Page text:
Bones: Season 12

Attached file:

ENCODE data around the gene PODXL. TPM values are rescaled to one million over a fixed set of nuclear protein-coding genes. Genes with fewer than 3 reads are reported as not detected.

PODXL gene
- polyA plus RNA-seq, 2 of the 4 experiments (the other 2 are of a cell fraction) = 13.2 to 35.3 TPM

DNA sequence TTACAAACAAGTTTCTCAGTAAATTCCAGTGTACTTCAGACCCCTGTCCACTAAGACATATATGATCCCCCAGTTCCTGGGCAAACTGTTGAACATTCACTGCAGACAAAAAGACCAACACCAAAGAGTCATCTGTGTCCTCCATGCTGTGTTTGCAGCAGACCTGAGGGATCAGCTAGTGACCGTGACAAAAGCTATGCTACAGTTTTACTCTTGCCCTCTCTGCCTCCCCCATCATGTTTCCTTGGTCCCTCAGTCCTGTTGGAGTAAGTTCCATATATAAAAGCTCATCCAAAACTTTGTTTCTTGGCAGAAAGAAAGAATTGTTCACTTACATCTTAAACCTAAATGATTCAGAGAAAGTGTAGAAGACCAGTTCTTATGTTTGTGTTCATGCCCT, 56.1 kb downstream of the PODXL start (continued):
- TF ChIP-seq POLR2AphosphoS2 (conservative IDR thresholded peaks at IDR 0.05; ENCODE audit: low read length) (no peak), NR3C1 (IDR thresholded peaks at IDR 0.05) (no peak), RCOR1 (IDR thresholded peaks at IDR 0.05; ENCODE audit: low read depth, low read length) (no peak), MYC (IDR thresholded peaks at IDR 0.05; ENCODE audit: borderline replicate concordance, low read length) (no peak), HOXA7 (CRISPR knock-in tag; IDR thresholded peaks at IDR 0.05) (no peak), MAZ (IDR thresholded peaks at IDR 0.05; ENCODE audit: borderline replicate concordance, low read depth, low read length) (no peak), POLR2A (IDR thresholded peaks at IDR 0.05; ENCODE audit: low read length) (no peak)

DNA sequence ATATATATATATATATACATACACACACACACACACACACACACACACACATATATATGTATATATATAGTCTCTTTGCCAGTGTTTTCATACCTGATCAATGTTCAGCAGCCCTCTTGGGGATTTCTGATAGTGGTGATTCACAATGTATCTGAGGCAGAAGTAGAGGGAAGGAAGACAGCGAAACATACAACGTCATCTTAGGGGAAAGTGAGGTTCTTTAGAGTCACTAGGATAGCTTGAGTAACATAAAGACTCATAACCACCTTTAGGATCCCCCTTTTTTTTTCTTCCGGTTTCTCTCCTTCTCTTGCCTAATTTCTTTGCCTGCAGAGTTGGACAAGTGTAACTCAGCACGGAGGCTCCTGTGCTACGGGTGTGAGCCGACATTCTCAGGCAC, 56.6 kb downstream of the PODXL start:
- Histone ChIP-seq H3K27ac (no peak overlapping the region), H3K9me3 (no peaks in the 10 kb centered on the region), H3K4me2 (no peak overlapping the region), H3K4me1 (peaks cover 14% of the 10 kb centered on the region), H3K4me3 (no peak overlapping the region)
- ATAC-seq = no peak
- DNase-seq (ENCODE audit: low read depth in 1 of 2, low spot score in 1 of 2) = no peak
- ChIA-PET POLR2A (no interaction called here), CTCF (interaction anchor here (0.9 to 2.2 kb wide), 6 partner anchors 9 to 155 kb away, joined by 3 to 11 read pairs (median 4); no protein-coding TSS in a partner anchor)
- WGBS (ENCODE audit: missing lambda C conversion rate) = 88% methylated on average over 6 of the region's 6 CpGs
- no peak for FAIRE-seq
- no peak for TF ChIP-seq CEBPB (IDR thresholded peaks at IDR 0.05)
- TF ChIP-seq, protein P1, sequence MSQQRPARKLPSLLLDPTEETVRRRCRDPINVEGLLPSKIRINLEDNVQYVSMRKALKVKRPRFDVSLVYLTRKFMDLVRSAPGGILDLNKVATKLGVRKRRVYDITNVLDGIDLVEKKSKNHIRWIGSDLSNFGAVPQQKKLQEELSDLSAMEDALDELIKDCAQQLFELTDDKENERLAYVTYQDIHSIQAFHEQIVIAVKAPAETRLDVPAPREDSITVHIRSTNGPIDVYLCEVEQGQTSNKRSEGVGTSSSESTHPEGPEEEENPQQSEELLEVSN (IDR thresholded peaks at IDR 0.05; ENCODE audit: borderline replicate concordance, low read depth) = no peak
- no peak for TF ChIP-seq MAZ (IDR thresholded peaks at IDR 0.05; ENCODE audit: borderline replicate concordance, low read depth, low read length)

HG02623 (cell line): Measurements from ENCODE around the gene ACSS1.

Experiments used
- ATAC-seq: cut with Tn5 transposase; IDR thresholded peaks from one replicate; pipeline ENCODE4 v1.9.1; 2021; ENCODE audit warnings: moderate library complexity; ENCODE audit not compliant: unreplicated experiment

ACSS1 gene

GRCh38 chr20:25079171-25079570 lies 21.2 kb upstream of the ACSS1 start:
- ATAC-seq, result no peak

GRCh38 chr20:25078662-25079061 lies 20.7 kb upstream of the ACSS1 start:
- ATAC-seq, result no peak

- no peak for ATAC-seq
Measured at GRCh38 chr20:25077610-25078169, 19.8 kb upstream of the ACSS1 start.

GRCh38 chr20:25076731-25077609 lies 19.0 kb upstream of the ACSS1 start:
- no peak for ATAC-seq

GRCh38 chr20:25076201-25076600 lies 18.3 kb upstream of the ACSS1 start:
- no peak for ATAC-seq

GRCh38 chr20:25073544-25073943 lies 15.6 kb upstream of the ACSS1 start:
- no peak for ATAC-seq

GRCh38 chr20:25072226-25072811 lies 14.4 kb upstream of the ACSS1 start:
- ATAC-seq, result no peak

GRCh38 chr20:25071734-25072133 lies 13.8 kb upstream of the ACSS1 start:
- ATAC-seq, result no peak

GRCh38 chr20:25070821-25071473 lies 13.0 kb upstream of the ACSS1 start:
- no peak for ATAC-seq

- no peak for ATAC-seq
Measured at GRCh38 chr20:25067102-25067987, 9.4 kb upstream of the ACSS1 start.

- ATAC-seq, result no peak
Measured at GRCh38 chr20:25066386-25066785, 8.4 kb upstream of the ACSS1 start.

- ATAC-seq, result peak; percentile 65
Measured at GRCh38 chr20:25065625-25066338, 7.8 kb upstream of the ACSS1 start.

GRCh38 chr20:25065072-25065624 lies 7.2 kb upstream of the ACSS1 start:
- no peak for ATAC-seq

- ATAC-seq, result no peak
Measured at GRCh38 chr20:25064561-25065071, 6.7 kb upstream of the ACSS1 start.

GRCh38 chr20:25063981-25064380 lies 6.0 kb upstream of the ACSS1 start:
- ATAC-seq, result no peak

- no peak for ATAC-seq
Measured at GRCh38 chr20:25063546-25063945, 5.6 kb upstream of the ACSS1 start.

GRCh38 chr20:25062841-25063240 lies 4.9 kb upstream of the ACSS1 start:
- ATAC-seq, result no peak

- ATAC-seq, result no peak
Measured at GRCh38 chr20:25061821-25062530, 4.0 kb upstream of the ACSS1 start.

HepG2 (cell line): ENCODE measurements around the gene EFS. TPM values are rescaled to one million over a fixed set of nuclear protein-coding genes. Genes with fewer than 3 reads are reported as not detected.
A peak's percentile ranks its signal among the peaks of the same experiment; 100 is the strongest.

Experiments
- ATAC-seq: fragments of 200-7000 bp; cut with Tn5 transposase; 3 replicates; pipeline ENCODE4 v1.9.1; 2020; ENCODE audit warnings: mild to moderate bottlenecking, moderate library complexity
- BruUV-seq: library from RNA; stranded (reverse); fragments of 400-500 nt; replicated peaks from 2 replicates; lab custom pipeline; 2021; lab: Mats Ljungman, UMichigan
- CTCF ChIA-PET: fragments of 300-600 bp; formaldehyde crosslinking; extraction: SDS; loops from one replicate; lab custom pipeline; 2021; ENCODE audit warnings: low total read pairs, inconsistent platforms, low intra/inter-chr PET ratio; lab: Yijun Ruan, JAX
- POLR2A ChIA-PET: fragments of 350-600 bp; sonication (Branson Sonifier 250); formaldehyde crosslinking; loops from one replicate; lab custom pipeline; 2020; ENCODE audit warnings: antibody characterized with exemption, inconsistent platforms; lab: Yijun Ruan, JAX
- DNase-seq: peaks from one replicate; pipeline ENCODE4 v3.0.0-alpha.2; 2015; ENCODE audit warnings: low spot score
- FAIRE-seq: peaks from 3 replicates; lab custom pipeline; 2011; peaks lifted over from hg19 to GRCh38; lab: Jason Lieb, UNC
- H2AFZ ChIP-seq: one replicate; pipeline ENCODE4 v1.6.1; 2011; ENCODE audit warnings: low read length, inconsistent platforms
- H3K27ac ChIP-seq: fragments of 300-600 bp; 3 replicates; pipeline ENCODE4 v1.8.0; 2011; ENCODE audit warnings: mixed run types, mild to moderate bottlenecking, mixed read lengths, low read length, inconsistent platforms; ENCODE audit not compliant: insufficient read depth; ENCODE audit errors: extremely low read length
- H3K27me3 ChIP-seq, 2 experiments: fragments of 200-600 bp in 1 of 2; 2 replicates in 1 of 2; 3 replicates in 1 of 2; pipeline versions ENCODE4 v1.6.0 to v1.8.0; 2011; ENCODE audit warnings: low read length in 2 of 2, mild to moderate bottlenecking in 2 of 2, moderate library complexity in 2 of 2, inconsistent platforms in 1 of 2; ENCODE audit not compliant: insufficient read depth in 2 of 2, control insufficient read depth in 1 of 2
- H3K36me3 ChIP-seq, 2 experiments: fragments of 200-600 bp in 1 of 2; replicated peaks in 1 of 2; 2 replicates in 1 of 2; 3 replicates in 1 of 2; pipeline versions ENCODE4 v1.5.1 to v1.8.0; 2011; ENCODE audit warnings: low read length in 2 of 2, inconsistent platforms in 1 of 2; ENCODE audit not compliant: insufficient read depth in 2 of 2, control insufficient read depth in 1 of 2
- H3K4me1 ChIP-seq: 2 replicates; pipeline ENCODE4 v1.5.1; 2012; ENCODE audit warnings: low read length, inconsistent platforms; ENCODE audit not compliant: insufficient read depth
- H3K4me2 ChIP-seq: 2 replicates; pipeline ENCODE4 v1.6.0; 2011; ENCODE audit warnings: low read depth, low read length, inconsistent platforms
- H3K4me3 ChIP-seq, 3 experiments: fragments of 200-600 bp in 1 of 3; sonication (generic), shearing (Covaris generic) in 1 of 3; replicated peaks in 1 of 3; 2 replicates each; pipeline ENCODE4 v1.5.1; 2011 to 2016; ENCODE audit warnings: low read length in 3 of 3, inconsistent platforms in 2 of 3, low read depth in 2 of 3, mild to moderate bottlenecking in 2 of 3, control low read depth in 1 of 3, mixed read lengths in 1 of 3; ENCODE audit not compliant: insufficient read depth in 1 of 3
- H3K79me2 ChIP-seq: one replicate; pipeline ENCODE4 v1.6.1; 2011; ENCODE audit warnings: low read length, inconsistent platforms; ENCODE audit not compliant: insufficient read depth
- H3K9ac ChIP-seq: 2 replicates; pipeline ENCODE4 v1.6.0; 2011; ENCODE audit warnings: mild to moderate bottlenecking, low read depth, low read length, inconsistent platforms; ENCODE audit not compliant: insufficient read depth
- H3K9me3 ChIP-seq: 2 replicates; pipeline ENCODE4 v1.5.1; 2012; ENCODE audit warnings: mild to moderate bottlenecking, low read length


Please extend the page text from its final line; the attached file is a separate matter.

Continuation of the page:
The time has come for another enduring favorite television series to pull the loose ends together and tie them in a neat bow. After twelve years as a solid hit the 20th Century Fox Network has issued the cancellation notice for one of last surviving forensic crime dramas, ‘Bones.' Most, if not all TV crime series have one thing in common, some sort of hook to establish the foundation for the show’s ongoing parameters. Often it is selected from a sub-genre including the Buddy cop, antagonistic partners and detective with a dark secret. Right from the start ‘Bones’ came up with a unique twist. The source material for the show is a series of forensic crime novels from bestselling novelist and forensic anthropologist Kathy Reichs. The principle character in those novels is a globally respected forensic anthropologist. Dr. Reichs is obviously a strong supporter of the ‘write what you know’ school of writing. The name of this character is Dr. Temperance Brennen. Within the context of the show Dr. Brennen, not only works at the Jeffersonian Institution she is also a best-selling author writing mysteries solved by Dr. Kathy Reichs. It is a plot contrivance surrounded by a large degree of tongue in cheek story threads. The enduring success of the series was derived largely from the constraint displayed by the writers. They never let ‘Bones’ success and subsequent wealth overshadow the basic stories, or, more importantly the development of the characters. Some episodes touched on the extreme financial resources of Bone but typically as comic relief or the secondary plot motivation. In this final season, most of, many of the threads are involved with what happens to the individuals after the literal smoke of the dénouement the final scene deals more with the hope for the future than focusing on wrapping up the loose ends on the past. This was the only ways the writers could proceed with this final season with a twist, consistent the methodology that made the series such a fan favorite